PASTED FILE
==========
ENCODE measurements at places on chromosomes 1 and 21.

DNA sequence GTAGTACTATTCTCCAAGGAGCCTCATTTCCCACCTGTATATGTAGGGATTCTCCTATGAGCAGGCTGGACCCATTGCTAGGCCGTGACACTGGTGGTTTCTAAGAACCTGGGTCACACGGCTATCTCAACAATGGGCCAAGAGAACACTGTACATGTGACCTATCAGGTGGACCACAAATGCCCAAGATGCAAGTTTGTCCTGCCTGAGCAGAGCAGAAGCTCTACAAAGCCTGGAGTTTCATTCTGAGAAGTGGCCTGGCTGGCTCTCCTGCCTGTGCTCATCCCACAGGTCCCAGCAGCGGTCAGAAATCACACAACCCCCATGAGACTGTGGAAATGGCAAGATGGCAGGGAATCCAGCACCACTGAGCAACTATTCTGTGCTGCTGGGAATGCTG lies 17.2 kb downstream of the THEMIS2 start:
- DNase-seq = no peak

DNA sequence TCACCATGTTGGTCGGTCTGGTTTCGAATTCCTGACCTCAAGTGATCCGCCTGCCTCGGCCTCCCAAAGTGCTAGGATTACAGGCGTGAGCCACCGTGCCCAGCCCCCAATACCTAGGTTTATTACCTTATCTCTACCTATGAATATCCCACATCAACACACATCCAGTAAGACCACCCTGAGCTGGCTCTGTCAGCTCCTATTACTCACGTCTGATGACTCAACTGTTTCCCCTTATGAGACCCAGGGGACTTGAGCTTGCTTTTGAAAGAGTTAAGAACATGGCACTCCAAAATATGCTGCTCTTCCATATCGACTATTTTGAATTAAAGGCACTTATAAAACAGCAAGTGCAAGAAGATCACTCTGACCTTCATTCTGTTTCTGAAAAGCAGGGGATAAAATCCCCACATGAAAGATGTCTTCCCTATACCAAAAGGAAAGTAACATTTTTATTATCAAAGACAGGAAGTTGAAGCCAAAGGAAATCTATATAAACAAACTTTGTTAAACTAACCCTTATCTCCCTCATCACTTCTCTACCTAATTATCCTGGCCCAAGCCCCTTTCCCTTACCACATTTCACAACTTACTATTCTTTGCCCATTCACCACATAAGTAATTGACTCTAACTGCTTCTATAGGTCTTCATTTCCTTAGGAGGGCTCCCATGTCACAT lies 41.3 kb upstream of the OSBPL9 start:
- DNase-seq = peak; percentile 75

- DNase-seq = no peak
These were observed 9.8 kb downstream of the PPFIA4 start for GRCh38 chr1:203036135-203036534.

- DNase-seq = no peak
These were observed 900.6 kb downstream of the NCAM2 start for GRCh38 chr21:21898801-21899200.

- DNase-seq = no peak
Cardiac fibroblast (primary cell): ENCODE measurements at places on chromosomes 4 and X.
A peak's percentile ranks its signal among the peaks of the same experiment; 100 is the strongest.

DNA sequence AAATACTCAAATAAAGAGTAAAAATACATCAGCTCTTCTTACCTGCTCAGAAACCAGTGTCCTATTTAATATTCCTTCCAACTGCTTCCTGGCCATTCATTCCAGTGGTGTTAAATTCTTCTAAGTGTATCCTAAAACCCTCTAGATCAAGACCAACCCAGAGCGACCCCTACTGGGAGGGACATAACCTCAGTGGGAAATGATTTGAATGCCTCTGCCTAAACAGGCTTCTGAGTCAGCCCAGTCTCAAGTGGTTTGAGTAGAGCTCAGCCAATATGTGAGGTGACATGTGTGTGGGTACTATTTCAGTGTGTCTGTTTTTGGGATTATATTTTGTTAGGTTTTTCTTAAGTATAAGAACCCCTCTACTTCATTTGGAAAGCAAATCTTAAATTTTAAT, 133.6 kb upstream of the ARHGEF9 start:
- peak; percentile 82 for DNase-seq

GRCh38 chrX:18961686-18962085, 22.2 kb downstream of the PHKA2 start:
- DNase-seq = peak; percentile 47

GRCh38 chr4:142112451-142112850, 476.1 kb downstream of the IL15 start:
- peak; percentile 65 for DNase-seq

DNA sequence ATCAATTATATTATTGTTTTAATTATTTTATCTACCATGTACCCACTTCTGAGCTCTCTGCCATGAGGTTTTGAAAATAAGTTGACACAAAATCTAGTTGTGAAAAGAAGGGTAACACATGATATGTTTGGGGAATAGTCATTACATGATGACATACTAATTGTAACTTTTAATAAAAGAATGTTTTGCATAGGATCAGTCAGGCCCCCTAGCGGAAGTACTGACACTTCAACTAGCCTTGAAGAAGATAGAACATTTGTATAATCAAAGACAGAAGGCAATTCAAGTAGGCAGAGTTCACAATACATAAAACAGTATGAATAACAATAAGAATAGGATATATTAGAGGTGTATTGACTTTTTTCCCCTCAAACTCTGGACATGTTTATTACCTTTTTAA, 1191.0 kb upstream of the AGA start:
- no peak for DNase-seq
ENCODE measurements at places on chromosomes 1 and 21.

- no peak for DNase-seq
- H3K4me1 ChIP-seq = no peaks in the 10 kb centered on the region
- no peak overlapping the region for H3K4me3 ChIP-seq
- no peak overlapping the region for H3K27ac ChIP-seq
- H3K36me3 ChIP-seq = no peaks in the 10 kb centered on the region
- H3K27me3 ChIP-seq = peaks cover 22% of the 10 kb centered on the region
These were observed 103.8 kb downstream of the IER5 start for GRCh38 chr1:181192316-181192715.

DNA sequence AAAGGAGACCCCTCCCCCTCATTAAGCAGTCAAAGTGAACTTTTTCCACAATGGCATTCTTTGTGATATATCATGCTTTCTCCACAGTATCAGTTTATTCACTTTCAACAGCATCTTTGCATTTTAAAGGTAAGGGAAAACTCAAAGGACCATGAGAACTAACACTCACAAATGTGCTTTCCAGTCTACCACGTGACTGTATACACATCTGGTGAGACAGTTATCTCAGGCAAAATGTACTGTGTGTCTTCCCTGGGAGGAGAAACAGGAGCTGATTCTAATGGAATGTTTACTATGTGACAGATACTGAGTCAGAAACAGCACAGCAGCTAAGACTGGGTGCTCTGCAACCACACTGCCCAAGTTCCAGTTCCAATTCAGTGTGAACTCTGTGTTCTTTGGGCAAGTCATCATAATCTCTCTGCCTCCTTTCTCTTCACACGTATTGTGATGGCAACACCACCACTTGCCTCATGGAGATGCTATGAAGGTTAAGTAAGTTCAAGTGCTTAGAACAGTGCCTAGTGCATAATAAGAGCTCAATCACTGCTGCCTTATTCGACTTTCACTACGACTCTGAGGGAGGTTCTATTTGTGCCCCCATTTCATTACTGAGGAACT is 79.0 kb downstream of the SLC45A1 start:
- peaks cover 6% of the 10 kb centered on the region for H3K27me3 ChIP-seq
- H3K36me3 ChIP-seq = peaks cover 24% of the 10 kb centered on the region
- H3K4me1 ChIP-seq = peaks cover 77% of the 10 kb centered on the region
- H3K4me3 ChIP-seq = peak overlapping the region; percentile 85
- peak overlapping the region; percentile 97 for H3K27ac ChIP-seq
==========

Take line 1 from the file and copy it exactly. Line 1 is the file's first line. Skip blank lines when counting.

ENCODE measurements at places on chromosomes 1 and 21.